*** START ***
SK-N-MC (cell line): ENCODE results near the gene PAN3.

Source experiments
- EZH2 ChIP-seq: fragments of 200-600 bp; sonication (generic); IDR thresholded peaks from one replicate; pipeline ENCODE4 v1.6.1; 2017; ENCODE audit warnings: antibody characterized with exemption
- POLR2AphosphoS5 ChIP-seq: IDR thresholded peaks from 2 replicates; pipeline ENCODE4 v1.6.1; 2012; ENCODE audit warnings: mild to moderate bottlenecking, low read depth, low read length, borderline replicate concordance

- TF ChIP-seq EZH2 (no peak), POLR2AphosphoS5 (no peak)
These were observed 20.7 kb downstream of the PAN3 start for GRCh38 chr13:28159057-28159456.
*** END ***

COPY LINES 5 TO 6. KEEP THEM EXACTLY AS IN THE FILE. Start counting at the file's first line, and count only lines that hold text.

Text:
- TF ChIP-seq EZH2 (no peak), POLR2AphosphoS5 (no peak)
These were observed 20.7 kb downstream of the PAN3 start for GRCh38 chr13:28159057-28159456.